The stick – possibly the world’s oldest toy – was added Nov. 27 to the National Toy Hall of Fame, joining the likes of Barbie, Slinky, teddy bears, Mr. Potato Head and Play-Doh.”
I can’t imagine a more deserving character for this honor; my boys spent hours this summer tossing small sticks into mountain streams to watch them negotiate the rapids. And I can’t imagine a more appropriate time of year to spotlight the play value of the simple stick; every time my boys watch commercial childrens’ television, I can’t help but think that the people who contrive and then market crap like Power Rangers Jungle Fury Sound Fury Battle Claws or the Hannah Montana Malibu Beach House Playset are really only one step removed from the parasites who used to market cigarettes to minors. Andrew in particular has been infected with a particularly virulent strain of toy-greed, and Belinda and I are working hard to rein in the more indulgent impulses of friends and family around us (and probably becoming insufferable in the process).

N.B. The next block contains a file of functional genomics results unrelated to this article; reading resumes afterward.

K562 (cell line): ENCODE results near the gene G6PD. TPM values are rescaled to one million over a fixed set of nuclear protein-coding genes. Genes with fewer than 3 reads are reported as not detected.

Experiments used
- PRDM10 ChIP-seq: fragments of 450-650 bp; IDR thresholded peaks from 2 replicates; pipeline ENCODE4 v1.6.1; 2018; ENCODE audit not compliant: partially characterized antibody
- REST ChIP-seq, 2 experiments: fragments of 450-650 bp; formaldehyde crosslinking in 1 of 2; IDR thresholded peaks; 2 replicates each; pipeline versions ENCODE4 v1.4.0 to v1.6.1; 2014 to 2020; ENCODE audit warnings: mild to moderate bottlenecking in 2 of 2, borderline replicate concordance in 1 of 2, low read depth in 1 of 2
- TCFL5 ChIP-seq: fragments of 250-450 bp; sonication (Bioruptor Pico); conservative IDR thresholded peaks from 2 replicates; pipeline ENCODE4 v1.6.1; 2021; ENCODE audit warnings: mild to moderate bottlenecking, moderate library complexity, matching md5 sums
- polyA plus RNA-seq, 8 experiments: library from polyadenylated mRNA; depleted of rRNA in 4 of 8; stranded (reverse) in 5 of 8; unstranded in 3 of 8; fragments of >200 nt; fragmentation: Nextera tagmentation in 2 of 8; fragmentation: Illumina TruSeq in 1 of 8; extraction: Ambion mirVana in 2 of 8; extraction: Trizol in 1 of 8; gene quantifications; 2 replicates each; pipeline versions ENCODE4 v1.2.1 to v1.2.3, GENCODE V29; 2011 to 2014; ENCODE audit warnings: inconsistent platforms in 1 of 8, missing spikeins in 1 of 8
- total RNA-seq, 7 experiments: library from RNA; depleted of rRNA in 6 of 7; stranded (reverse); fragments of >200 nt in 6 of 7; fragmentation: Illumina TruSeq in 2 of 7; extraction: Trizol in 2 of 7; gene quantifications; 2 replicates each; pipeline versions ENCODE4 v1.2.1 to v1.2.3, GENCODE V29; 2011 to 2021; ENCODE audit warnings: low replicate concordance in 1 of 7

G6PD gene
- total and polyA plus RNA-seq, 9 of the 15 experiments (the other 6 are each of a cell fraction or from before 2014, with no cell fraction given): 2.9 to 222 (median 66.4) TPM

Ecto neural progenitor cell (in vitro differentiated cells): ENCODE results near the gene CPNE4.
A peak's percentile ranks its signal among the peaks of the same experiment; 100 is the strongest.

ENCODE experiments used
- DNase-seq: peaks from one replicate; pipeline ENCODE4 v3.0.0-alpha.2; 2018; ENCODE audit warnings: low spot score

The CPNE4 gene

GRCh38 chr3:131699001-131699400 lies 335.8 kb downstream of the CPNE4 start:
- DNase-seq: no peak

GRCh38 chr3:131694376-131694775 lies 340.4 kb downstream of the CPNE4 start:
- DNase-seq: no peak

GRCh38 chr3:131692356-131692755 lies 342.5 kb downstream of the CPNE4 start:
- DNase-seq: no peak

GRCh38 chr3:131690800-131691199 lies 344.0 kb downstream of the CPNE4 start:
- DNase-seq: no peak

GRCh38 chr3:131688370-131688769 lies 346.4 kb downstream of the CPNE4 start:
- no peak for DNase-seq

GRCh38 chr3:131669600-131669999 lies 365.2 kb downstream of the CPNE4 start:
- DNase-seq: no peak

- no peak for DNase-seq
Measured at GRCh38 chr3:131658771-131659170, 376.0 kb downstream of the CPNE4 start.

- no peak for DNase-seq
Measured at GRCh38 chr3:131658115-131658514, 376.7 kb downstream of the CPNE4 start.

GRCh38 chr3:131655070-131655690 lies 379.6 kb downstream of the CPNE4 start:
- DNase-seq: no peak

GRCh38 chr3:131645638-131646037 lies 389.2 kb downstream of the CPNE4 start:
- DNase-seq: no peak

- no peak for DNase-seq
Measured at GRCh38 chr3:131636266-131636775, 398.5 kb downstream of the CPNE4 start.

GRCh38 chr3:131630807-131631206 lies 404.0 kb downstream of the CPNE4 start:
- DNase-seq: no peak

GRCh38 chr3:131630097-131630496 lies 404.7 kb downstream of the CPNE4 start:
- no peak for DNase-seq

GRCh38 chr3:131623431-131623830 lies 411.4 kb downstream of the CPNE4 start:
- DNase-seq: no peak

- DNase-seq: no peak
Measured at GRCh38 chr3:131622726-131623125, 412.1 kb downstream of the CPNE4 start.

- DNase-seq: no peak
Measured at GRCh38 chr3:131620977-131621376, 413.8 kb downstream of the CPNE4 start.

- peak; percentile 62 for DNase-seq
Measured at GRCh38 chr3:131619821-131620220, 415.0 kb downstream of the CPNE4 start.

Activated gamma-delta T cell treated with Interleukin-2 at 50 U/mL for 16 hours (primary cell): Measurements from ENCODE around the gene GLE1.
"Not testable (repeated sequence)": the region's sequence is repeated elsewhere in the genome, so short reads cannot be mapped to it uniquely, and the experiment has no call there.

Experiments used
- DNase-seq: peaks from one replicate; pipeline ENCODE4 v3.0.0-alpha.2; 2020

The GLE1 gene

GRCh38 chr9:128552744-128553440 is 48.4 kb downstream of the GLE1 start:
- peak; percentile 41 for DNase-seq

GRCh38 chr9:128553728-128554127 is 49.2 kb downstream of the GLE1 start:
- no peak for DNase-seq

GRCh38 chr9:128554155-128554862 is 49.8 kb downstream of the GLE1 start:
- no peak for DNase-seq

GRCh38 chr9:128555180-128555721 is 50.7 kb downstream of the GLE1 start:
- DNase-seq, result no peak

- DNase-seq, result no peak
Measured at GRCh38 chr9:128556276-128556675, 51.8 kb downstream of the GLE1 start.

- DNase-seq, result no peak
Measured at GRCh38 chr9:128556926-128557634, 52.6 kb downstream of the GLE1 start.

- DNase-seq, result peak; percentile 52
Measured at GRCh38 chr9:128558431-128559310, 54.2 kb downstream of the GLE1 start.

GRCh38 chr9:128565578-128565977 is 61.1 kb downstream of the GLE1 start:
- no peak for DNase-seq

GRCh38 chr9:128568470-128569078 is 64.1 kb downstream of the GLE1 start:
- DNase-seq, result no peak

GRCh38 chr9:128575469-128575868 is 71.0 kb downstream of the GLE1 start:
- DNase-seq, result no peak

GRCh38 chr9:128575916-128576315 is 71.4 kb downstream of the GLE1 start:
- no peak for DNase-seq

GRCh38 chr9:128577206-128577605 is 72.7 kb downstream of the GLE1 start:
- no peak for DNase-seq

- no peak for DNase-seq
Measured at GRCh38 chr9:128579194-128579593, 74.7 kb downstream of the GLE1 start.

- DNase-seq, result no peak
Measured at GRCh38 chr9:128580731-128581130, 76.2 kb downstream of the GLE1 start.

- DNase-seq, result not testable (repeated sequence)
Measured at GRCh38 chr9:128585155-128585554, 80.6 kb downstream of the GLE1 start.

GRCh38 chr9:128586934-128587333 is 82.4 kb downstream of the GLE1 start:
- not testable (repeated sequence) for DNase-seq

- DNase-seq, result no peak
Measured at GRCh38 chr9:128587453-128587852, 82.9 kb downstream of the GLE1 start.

But sticks—hey, that’s brilliant! Why not give sticks this Christmas? Of course I’m not so out-of-touch to think I can get away with wrapping up sticks to put beneath our tree, but I can promise the boys more opportunities to get outside and find them on their own. I’m thinking in particular of putting to use my brother’s canoe, mostly gathering dust at my mom’s house right now. I can easily box and wrap a snapshot of it as a promissory note for a canoe camping trip sometime this spring (or even better I could give them a cheap paddle, seeing as how the boat is short one). Likewise, I might wrap a couple of carabiners as a pledge to take them climbing. The fact that I want to do these things anyway won’t take away from their excitement and anticipation one bit. And by making these outings a contract of sorts, I won’t be able to put them off when less important things threaten to get in the way.